Taliban jirga discuss security and economic situation in Afghanistan
The Taliban convened a traditional Afghan jirga or gathering of former tribals and communities on Tuesday to find a solution to the economic and security situation in the war-torn and cash-strapped country.
The jirga met in the Foreign Ministry building in the capital Kabul, where speakers not only criticized the United States for dividing Afghan society along ethnic lines, but also vowed to restore peace in the country.
More than a hundred members of the assembly listened to the speakers, including Anas Haqqani, a member of the Taliban political bureau in Qatar and brother of the Taliban commander Sirajuddin Haqqani.
In his speech, Arsala Kharoti said that “the time has come to unite, to eliminate differences and to deliver social justice to Afghans”.
He cited the political turmoil in Afghanistan in 1978 and the invasion of Afghanistan by the former Soviet Union in subsequent years as examples of the struggles of the Afghan nation over the past 43 years.
According to another speaker, Sheikh Khalid, the United States has divided society for the past 20 years, with a visible rich-poor divide.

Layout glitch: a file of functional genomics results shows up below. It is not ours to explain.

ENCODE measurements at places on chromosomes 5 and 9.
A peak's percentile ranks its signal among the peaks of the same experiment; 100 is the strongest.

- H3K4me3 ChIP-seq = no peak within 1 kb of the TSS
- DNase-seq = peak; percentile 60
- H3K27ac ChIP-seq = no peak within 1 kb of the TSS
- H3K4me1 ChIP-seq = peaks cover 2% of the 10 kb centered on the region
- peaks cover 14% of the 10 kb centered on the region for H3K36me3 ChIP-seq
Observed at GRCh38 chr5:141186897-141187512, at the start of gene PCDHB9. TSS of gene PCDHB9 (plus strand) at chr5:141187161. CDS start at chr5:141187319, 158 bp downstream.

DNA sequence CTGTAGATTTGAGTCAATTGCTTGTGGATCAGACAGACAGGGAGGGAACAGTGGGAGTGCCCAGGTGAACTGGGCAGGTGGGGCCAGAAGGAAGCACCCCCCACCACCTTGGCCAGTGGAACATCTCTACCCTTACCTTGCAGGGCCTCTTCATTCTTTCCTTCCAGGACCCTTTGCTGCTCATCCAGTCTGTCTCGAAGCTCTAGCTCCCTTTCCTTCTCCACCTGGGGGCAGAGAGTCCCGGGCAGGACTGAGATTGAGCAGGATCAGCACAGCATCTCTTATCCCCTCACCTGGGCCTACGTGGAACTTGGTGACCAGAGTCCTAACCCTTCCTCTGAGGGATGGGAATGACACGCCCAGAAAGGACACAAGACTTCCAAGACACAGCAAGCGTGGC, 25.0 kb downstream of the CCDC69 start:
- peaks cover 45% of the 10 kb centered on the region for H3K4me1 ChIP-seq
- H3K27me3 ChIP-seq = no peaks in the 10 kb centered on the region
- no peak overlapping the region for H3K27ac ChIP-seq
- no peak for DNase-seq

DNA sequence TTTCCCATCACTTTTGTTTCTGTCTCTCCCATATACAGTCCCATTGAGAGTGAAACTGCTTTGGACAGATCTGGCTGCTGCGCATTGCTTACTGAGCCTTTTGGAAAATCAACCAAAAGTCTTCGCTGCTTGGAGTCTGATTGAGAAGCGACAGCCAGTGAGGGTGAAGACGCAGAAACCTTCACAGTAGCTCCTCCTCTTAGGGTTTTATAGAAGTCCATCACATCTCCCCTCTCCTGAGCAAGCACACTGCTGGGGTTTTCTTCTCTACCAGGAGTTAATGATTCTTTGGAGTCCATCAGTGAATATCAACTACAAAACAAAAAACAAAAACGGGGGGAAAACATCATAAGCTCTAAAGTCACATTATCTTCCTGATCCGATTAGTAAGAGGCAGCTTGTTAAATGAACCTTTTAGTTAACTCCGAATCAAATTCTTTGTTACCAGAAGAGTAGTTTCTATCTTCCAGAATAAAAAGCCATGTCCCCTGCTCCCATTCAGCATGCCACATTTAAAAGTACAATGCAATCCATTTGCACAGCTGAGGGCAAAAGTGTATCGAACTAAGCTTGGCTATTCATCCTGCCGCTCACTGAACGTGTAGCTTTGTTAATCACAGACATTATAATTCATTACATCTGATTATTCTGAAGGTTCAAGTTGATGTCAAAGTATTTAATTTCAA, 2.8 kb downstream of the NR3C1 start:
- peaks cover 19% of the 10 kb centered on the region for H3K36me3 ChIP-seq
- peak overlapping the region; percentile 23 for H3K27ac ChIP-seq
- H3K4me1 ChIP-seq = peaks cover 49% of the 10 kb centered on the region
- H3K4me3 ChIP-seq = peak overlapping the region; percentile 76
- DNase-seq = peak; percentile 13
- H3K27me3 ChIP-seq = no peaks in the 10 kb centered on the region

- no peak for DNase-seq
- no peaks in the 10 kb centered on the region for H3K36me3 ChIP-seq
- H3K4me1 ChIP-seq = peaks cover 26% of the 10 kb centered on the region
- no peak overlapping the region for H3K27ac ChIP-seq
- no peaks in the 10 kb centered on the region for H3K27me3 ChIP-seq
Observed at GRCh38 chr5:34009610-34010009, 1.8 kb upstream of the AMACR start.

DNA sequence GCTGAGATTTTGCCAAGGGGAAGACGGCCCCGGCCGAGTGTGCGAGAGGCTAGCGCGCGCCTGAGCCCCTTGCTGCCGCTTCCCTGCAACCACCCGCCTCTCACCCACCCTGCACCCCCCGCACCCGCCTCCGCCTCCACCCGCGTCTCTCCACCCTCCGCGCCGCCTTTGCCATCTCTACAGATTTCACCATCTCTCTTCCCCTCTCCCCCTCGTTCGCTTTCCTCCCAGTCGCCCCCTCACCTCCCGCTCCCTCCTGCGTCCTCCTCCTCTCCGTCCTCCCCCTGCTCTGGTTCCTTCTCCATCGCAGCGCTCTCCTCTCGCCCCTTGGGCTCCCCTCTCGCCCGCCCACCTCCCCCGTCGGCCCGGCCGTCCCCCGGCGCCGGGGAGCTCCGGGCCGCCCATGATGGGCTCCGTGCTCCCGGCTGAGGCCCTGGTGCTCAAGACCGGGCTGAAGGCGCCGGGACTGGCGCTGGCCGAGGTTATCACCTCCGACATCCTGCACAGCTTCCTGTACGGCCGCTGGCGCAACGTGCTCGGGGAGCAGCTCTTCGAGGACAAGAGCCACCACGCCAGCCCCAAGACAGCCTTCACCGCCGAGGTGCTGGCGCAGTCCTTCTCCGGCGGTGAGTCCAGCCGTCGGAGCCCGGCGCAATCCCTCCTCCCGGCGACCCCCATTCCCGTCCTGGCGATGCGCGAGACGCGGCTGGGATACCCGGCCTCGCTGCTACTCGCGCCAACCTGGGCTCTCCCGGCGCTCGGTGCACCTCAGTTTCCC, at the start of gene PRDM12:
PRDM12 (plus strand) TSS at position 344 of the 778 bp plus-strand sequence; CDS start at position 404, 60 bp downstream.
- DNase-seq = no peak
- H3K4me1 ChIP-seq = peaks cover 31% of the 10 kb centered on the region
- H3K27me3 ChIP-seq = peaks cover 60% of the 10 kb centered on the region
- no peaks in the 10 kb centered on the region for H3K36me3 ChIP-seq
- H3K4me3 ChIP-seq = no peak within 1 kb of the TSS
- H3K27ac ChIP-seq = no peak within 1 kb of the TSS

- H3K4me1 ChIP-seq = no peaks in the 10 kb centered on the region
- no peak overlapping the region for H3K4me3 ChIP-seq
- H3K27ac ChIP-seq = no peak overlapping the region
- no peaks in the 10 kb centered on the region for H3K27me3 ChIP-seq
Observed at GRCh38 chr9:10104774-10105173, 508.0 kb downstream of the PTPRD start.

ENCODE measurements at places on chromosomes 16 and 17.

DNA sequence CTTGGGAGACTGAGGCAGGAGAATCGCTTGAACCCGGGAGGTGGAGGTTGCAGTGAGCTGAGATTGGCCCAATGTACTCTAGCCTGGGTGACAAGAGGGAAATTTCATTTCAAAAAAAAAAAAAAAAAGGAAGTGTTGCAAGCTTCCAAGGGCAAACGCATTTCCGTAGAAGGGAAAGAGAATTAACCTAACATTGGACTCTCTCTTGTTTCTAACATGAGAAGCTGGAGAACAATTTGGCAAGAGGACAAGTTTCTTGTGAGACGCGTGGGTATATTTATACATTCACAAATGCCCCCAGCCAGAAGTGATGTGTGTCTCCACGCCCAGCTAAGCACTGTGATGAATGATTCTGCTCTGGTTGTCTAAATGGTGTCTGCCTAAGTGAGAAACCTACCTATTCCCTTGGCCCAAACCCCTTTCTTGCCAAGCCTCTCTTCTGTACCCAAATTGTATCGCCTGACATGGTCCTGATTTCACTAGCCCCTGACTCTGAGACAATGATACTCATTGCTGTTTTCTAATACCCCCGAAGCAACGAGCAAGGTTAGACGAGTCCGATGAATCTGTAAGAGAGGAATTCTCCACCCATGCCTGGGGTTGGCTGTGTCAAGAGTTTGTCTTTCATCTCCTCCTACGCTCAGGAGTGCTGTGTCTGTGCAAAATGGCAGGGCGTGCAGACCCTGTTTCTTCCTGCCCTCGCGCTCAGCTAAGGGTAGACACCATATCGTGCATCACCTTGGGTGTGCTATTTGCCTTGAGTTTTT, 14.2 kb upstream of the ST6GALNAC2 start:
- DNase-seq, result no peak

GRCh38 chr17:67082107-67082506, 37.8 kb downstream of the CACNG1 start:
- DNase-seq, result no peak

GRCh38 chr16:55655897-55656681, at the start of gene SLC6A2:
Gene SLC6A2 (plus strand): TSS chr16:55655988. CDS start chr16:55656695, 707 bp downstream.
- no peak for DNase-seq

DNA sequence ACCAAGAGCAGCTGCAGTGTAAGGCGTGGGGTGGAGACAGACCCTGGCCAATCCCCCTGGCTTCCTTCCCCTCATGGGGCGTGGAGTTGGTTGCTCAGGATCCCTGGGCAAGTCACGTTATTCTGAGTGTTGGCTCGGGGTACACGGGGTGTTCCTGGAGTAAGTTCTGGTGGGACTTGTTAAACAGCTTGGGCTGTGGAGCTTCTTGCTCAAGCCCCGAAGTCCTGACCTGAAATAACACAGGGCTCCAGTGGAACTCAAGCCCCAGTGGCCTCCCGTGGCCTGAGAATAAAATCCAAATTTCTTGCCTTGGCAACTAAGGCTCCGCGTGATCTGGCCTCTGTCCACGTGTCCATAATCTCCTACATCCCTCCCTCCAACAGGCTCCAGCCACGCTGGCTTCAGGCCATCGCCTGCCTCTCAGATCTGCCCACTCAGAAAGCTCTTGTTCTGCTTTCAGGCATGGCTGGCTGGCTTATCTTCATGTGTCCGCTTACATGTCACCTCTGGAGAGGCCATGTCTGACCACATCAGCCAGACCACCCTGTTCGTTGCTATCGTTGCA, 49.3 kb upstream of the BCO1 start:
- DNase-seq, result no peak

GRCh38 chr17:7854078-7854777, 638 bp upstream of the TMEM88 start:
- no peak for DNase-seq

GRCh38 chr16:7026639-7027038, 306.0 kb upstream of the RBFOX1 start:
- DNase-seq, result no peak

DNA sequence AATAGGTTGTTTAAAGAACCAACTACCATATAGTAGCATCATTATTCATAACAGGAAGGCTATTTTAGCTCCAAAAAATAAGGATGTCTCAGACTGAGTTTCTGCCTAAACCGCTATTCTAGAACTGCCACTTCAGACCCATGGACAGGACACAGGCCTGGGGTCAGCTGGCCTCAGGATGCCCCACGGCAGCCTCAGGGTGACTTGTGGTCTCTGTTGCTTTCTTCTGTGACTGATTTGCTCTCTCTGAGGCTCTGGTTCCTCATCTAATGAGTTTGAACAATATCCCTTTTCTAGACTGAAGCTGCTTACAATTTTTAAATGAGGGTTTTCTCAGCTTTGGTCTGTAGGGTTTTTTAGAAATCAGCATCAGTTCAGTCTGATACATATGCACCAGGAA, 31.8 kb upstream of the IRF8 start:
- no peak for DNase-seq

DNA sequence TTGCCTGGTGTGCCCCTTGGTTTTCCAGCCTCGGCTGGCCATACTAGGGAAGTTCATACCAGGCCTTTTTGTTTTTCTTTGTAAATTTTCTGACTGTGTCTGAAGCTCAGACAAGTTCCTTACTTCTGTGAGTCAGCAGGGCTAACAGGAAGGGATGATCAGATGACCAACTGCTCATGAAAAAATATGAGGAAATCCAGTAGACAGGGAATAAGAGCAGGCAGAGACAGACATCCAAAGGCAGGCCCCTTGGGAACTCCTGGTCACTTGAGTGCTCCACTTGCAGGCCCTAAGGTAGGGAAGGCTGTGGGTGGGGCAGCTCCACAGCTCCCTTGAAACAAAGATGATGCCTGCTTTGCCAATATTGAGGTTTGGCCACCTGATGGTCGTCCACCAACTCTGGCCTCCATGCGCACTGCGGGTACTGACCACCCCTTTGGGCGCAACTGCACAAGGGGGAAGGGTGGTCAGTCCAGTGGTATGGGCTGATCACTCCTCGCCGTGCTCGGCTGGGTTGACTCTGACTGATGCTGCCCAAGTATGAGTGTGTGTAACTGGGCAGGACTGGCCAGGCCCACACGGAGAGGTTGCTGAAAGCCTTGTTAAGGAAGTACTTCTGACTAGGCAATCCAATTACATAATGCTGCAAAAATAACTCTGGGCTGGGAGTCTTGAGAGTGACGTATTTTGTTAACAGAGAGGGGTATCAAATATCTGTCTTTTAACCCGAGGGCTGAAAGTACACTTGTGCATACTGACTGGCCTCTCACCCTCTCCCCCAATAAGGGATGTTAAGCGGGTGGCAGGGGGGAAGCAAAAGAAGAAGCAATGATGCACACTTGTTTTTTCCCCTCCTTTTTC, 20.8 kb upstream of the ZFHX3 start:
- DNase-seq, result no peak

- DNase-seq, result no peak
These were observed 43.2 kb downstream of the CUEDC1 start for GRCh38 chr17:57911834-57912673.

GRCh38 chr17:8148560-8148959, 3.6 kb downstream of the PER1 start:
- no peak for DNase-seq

Ahmadullah Ahmadzai, Taliban member of the peace committee, told Anadolu news agency that since taking control of Kabul they have organized jirgas with tribal leaders, businessmen and officials from previous governments to find solutions to the country’s problems.
The Supreme Leader, Mullah Hibatullah Akhundzada, tasked the top leader of the Haqqani network, Khalilur Rehman Haqqani, to meet people from various backgrounds and ease security and economic tensions in the country.
-Challenges for the Taliban
Tribal elder Ehsanullah Amin Munawar said he attended the jirga to help the Taliban solve difficult issues such as security and the economy and help them through social media. Despite being in Afghanistan unconditionally supporting the Taliban, he offered the new leader the opportunity to use his domestic and international connections to help bring peace to the country.
The Islamic Emirate of Afghanistan is a truly independent country that can improve the country’s political system and bring peace and stability.
On the country’s struggling economy, he was optimistic, saying that when there is peace, there will be no terrorism and narcotics.
“These are the three requirements that I discussed with the Islamic Emirate of Afghanistan, and they told me they would meet them,” he added.
Any country with solid security and no corruption succeeds, which the Taliban will ensure, so if these issues are resolved, it is confident that the international community will help Afghanistan, Munawar argued.
Afghanistan will receive a lot of help from the international community because it is a geopolitically important country.
“Helping Afghanistan will also benefit them,” he noted.
The Afghan people have suffered greatly over the past 43 years, with the invasions of the former Soviet Union in 1979 and US forces in 2001, which lasted until their recent withdrawal on August 31.